Chemistry (17)

Of the two commercially important species of coffee - arabica generally contains more lipids than robusta averaging 15-17% and 10-11.5%, respectively. With the actual coffee bean only a small percentage of the lipid oil is actually contained in the waxy portion covering the bean, while the majority being distributed in the endosperm.   

Thursday, 23 April 2015 21:06

Carbohydrates in Coffee

Carbohydrates are perhaps one of the largest family of compounds in organic chemistry. As the name implies, carbohydrates are simply hydrated carbon molecules with complex structure. Of course, the most common carbohydrate is that of sucrose, or table sugar, but there are literally thousands of molecules in this branch of chemistry.  

Thursday, 23 April 2015 21:03

Quinic Acid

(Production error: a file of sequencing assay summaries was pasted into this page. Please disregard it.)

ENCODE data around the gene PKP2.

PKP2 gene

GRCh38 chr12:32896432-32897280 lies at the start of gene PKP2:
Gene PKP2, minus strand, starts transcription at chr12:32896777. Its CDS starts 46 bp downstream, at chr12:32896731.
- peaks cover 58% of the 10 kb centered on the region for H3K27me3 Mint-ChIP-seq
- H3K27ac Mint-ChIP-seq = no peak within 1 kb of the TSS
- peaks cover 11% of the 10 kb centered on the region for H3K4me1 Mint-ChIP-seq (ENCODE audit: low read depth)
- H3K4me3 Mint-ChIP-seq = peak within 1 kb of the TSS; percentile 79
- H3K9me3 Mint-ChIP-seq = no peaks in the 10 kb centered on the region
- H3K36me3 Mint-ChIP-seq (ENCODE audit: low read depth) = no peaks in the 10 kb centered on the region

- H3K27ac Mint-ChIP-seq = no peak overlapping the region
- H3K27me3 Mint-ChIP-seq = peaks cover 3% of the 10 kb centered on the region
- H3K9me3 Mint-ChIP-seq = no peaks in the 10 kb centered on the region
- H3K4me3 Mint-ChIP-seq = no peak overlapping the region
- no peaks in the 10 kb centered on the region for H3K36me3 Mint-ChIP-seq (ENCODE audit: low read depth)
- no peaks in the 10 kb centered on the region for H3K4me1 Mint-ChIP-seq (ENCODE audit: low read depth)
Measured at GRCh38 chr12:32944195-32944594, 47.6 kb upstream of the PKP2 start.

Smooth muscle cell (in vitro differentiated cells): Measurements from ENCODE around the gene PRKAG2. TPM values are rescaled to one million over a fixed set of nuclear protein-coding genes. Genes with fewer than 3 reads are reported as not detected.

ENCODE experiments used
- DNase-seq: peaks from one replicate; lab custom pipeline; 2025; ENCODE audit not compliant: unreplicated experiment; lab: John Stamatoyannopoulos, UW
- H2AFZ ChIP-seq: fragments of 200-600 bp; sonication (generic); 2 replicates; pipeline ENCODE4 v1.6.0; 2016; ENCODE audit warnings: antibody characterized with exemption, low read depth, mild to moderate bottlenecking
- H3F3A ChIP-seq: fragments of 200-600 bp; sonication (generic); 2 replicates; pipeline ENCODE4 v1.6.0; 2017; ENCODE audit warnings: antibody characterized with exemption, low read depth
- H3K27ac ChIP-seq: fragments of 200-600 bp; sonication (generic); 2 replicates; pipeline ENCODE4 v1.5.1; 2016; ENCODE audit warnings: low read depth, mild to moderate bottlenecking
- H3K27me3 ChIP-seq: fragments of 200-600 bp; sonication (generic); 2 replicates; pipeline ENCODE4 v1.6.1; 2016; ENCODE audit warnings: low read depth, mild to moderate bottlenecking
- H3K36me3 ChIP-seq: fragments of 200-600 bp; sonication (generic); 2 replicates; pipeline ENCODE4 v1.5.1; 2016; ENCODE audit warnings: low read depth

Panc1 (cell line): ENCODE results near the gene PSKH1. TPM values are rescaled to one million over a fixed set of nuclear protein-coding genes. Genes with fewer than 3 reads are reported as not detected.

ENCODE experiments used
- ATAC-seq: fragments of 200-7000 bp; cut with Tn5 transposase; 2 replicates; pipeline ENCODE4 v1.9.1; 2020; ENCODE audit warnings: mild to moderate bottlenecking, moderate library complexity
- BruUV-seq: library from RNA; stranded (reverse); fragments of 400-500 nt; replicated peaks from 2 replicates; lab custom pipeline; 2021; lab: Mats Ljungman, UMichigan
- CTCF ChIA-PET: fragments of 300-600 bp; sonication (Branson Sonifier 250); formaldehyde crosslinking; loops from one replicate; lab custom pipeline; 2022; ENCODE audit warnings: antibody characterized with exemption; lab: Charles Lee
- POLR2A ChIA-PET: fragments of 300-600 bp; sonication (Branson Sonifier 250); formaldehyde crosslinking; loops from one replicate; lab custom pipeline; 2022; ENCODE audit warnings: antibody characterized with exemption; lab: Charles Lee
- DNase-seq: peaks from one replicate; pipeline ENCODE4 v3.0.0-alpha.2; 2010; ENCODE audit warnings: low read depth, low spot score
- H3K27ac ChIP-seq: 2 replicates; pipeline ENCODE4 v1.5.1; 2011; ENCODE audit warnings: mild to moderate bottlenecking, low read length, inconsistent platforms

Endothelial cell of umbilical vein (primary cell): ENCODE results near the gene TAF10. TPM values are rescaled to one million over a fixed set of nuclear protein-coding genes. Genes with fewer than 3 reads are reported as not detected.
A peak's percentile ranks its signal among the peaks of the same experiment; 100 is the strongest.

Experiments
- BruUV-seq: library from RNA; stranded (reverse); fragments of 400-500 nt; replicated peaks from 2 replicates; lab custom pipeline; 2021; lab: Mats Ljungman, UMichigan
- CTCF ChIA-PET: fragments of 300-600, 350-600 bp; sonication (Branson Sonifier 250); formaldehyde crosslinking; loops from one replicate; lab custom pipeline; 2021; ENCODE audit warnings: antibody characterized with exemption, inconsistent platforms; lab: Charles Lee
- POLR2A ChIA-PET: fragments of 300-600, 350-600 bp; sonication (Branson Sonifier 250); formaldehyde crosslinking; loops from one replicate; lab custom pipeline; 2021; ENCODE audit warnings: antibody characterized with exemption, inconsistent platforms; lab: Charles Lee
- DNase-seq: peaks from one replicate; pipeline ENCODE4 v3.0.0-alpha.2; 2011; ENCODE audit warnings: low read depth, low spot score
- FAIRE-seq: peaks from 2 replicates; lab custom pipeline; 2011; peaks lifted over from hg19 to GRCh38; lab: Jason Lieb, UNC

Quinic acid along with citric and malic represent a significant portion of coffee's total acid content. During roasting quinic acid progressively increases as the levels of chlorogenic acid decrease, suggesting that its formation results from the cleavage of the chlorogenic acid moiety. 

Thursday, 23 April 2015 21:00

Citric Acid

Like many living organisms, citric acid plays an important role as a key intermediate compound in the plant's metabolic cycle. In green coffee citric acid makes up a significant portion of coffee's total acid content and ultimately in the development of perceived acidity. 

Thursday, 23 April 2015 18:58

Chlorogenic Acid

Discovered in 1932, chlorogenic acids (CGA) represent a large family of esterified compounds present in green and roasted coffee. During roasting, CGA's slowly decompose to form caffeic and quinic acid with about 50% of the original CGA being destroyed in a medium roast. 

Friday, 24 April 2015 06:58

Phosphoric Acid

In coffee there are over thirty organic acids with perhaps the most common consisting of citric, malic, acetic, quinic, etc. But there is another branch of acids, namely norganic acids , that deserved special recognition, of these phosphoric acid plays a particularly important role.

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